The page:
In January 2008, Real Estate Research Corporation reported the results of its fourth-quarter 2007 institutional investor survey of metrics underlying acquisition transactions. These include going-in capitalization rates, assumed terminal capitalization rates, and required rates of return calculated on an internal rate of return (IRR) basis.

While few investors recognized it at the time, real estate investment had reached an inflection point, with each of the measures reaching its high-water mark for the cycle:

  • going-in cap rates: 6.60 percent;
  • terminal cap rates: 7.30 percent; and
  • internal rate of return: 8.20 percent.

The metrics show that investors were starting to “bet the ranch” as they continued to pursue property acquisitions in the face of an all-but-declared recession, the demise of Bear Stearns, the merger of Bank of America and Merrill Lynch, and the AIG bailout by the Federal Reserve, etc.

By the fourth quarter of 2009, the dive to the bottom had been replaced by the most conservative acquisition metrics of the decade, as follows:

  • going-in cap rates: 8.60 percent;
  • terminal cap rates: 8.90 percent; and
  • internal rate of return: 10.10 percent.

But nothing lasts forever, and we find ourselves once again faced by a “wall of capital” intent on buying all types of real estate in all types of locations at increasingly higher prices based on the use of increasingly aggressive metrics. This is shown by the most recent (fourth quarter 2013) Real Estate Research Corporation survey, which shows:

  • going-in cap rates: 6.70 percent;
  • terminal cap rates: 7.30 percent; and
  • internal rates of return: 8.40 percent.

All are at their lowest levels since the fourth quarter 2007.

Will the results of the Real Estate Research Corporation survey (and similar surveys) provide the necessary “shake-up call,” defined by one futurist as the difference between heartburn and a heart attack, or will we once again suffer the consequences?

Monday’s Numbers

The Trepp survey for the period ended February 21 showed spreads continuing to decrease, averaging 144 basis points over ten-year U.S. Treasuries. We do not know how long this will continue, but urge people looking for mortgage loans to go long, fast; these rates can only last for so long.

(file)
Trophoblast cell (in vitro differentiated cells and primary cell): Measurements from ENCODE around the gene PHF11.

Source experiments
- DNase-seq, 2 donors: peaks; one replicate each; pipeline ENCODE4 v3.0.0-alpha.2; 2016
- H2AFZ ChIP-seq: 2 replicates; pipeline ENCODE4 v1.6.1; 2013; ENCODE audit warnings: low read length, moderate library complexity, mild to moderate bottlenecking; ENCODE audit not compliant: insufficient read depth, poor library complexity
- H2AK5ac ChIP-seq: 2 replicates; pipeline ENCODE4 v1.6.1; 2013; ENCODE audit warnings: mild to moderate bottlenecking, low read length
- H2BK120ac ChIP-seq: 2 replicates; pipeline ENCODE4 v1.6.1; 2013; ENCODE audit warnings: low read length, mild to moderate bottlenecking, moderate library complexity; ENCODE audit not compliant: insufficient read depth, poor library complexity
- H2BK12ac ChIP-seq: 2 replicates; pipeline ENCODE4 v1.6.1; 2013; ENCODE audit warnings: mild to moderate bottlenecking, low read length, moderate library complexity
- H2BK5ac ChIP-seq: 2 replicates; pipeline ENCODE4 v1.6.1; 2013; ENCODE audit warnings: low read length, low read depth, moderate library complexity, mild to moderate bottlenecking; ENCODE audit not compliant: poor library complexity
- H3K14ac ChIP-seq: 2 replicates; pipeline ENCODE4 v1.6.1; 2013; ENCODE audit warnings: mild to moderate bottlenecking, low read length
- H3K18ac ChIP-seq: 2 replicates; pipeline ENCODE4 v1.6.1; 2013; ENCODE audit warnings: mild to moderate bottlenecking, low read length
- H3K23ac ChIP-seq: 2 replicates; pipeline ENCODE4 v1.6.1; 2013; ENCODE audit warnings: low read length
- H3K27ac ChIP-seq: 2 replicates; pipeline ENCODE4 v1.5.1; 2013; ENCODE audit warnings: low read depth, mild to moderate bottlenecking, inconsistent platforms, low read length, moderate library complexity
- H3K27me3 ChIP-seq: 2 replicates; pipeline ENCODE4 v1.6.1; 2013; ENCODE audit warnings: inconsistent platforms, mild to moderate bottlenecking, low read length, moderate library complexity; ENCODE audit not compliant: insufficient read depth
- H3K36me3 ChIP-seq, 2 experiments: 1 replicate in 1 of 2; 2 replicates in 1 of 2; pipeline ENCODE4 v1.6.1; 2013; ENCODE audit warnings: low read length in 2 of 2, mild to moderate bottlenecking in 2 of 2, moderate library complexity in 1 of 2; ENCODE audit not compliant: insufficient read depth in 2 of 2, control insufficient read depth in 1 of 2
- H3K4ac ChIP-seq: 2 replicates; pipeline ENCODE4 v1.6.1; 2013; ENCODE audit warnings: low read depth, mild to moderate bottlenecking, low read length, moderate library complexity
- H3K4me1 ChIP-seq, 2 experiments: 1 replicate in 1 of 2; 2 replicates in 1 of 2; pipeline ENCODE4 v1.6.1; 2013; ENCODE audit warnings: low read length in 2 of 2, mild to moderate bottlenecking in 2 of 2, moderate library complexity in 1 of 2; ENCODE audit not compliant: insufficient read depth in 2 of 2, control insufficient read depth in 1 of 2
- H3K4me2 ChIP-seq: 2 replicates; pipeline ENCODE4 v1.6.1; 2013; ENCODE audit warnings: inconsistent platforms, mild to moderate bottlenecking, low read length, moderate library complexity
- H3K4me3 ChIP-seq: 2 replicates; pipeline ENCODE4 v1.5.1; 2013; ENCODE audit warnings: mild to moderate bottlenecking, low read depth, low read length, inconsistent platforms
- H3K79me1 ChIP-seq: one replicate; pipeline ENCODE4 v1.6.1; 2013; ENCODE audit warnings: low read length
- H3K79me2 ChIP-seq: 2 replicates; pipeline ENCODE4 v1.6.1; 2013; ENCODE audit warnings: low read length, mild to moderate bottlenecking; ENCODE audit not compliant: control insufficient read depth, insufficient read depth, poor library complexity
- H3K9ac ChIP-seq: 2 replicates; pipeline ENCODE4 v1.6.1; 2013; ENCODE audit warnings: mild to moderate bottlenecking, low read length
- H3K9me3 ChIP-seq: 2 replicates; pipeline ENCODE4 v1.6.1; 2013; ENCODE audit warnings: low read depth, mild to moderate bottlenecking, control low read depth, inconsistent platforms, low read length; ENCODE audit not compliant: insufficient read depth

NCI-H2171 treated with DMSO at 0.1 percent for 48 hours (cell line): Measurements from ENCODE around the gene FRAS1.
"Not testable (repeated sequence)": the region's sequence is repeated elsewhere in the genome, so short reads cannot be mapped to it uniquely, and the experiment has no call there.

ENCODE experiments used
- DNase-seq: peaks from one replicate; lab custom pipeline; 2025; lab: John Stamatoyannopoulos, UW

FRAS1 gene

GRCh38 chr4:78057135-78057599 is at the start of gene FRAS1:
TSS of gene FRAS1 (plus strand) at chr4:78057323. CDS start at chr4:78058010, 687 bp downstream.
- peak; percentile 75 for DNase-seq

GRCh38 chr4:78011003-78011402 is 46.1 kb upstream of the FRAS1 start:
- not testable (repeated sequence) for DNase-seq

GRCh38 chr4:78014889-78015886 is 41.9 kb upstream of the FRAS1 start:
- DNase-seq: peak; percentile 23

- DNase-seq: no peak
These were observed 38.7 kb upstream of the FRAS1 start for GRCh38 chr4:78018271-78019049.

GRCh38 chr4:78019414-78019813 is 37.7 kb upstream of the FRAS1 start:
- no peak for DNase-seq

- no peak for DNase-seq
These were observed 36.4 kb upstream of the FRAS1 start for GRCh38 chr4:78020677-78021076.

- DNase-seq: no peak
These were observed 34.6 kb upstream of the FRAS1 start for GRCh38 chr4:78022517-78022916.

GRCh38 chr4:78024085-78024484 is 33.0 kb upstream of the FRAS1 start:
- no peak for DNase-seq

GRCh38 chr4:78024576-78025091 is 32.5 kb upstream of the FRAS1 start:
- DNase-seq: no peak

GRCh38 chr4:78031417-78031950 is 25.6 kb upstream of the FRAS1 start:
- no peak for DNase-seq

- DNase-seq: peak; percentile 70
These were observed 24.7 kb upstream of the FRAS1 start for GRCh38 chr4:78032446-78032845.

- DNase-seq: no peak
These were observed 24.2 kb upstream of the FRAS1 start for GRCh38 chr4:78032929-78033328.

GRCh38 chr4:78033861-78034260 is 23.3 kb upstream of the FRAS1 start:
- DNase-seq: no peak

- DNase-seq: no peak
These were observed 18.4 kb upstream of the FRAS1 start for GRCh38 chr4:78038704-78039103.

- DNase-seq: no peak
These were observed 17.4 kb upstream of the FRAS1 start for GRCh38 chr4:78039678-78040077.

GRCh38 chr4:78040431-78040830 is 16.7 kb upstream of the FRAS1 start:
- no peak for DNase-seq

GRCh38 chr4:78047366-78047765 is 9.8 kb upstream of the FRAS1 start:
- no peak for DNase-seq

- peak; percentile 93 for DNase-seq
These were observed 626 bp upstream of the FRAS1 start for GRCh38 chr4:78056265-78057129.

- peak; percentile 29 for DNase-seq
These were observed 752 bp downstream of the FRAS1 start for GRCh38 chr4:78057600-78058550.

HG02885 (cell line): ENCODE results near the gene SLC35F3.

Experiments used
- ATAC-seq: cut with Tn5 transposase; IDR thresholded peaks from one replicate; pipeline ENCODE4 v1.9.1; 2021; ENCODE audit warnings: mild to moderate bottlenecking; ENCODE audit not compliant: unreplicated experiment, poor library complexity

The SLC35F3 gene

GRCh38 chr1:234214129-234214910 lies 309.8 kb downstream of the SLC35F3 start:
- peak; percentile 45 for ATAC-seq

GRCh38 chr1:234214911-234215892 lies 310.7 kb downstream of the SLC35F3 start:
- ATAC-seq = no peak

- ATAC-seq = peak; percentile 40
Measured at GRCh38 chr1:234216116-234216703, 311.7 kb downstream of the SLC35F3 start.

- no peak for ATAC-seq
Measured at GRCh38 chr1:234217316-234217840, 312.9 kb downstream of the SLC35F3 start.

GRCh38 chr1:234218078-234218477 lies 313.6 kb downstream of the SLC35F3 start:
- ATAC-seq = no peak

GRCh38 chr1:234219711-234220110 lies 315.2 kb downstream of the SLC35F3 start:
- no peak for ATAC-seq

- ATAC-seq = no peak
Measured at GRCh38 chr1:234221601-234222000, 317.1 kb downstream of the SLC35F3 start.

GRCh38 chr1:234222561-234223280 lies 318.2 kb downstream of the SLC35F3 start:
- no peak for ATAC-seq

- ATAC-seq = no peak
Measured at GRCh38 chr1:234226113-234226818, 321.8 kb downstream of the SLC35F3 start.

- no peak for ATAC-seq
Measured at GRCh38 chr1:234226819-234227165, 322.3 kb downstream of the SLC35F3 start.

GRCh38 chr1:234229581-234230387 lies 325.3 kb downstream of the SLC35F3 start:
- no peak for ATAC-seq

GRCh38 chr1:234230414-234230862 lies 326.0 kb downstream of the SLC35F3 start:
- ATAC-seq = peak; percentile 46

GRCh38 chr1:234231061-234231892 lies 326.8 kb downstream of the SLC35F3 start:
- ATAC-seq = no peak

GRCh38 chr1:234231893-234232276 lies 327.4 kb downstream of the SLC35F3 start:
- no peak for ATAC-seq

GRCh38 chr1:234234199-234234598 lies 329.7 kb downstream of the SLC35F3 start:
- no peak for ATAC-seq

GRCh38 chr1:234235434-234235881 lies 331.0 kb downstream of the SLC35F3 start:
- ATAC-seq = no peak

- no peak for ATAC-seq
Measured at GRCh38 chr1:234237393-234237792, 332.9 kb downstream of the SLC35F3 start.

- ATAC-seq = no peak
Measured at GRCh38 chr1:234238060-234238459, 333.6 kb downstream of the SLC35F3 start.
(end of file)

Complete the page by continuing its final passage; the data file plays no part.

Asking Spreads over U.S. Ten-Year Treasury Bonds in Basis Points
(Ten-year commercial and multifamily mortgage loans
for properties with 50% to 59% loan-to-value ratios)

12/31/09

12/31/10

12/31/11

12/31/12

12/31/13

2/21/14

Month earlier

 Office

342

214

210

210

162

148

155

 Retail

326

207

207

192

160

146

151

 Multifamily

318

188

202

182

157

139

146

 Industrial

333

201

205

191

159

143

150

 Average spread

330

203

205

194

160

144

151

 10-year Treasury

3.83%

3.29%

0.88%

1.64%

3.04%

2.73%

2.88%

 

The most recent Cushman & Wakefield Equity, Debt, and Structured Finance Group’s monthly survey of commercial real estate mortgage spreads, dated February 11, shows spreads unchanged (anchored and strip centers, industrial sectors, and office) to 5 basis points wider (everything else).

 

 Ten-Year Fixed-Rate Commercial Real Estate Mortgages
(as of February 11, 2014)

Property

Maximum
loan-to-value

Class A

Class B

 Multifamily (agency)

75–80%

T +180

T +185

 Multifamily (nonagency)

70–75%

T +185

T +195

 Anchored retail

70–75%

T +205

T +220

 Strip center

65–70%

T +220

T +235

 Distribution/warehouse

65–70%

T +195

T +210

 R&D/flex/industrial

65–70%

T +210

T +230

 Office

65–75%

T +195

T +215

 Full-service hotel

55–65%

T +255

T +280

 Debt-service-coverage ratio assumed to be greater than 1.35 to 1.

 

Year-to-Date Public Equity Capital Markets

Dow Jones Industrial Average: –1.54%

Standard & Poor’s 500 Stock Index: –0.60%

NASD Composite Index (NASDAQ): +3.15%

Russell 2000: +1.67%

Morgan Stanley U.S. REIT Index: +6.24%

 

Year-to-Date Global CMBS Issuance
(in $ billions as of 2/28/14)

2014

2013

U.S.

$10.3

$17.9

Non-U.S.

0.0

1.0

Total

$10.3

$18.9

Source: Commercial Mortgage Alert

 

U.S. Treasury Yields

12/31/12

12/31/13

2/28/14

 3-month

0.08%

0.07%

0.05%

 6-month

0.12%

0.10%

0.08%

 2-year

0.27%

0.38%

0.32%

 5-year

0.76%

1.75%

1.51%

 7-year

1.25%

2.45%

2.18%

 10-year

1.86%

3.04%

2.65%